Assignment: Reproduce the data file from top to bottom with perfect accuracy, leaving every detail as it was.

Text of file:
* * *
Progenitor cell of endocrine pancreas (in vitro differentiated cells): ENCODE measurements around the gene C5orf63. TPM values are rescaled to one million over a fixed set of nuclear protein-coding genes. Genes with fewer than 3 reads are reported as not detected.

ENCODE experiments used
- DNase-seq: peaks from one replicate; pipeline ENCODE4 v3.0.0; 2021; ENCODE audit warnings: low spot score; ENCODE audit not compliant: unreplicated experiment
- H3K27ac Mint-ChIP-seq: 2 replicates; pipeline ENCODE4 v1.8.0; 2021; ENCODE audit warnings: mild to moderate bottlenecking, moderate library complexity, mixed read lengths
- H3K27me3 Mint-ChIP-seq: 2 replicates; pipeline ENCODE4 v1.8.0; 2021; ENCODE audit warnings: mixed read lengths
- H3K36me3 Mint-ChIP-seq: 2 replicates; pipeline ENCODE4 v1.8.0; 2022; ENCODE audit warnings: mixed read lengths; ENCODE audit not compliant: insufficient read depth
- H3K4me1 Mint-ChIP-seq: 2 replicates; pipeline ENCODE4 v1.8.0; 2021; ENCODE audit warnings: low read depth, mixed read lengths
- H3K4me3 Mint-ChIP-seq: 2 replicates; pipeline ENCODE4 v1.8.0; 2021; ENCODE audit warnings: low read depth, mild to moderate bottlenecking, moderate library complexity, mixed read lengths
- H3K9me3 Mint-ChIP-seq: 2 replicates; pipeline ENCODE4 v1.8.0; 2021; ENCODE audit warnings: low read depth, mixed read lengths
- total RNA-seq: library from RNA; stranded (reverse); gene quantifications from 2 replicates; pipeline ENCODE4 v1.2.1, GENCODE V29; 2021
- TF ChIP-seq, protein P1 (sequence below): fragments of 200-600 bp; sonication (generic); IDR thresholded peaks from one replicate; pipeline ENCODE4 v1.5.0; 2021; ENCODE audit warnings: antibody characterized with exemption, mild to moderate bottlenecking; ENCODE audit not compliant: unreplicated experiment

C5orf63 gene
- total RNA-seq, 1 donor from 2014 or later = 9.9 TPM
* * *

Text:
Progenitor cell of endocrine pancreas (in vitro differentiated cells): ENCODE measurements around the gene C5orf63. TPM values are rescaled to one million over a fixed set of nuclear protein-coding genes. Genes with fewer than 3 reads are reported as not detected.

ENCODE experiments used
- DNase-seq: peaks from one replicate; pipeline ENCODE4 v3.0.0; 2021; ENCODE audit warnings: low spot score; ENCODE audit not compliant: unreplicated experiment
- H3K27ac Mint-ChIP-seq: 2 replicates; pipeline ENCODE4 v1.8.0; 2021; ENCODE audit warnings: mild to moderate bottlenecking, moderate library complexity, mixed read lengths
- H3K27me3 Mint-ChIP-seq: 2 replicates; pipeline ENCODE4 v1.8.0; 2021; ENCODE audit warnings: mixed read lengths
- H3K36me3 Mint-ChIP-seq: 2 replicates; pipeline ENCODE4 v1.8.0; 2022; ENCODE audit warnings: mixed read lengths; ENCODE audit not compliant: insufficient read depth
- H3K4me1 Mint-ChIP-seq: 2 replicates; pipeline ENCODE4 v1.8.0; 2021; ENCODE audit warnings: low read depth, mixed read lengths
- H3K4me3 Mint-ChIP-seq: 2 replicates; pipeline ENCODE4 v1.8.0; 2021; ENCODE audit warnings: low read depth, mild to moderate bottlenecking, moderate library complexity, mixed read lengths
- H3K9me3 Mint-ChIP-seq: 2 replicates; pipeline ENCODE4 v1.8.0; 2021; ENCODE audit warnings: low read depth, mixed read lengths
- total RNA-seq: library from RNA; stranded (reverse); gene quantifications from 2 replicates; pipeline ENCODE4 v1.2.1, GENCODE V29; 2021
- TF ChIP-seq, protein P1 (sequence below): fragments of 200-600 bp; sonication (generic); IDR thresholded peaks from one replicate; pipeline ENCODE4 v1.5.0; 2021; ENCODE audit warnings: antibody characterized with exemption, mild to moderate bottlenecking; ENCODE audit not compliant: unreplicated experiment

C5orf63 gene
- total RNA-seq, 1 donor from 2014 or later = 9.9 TPM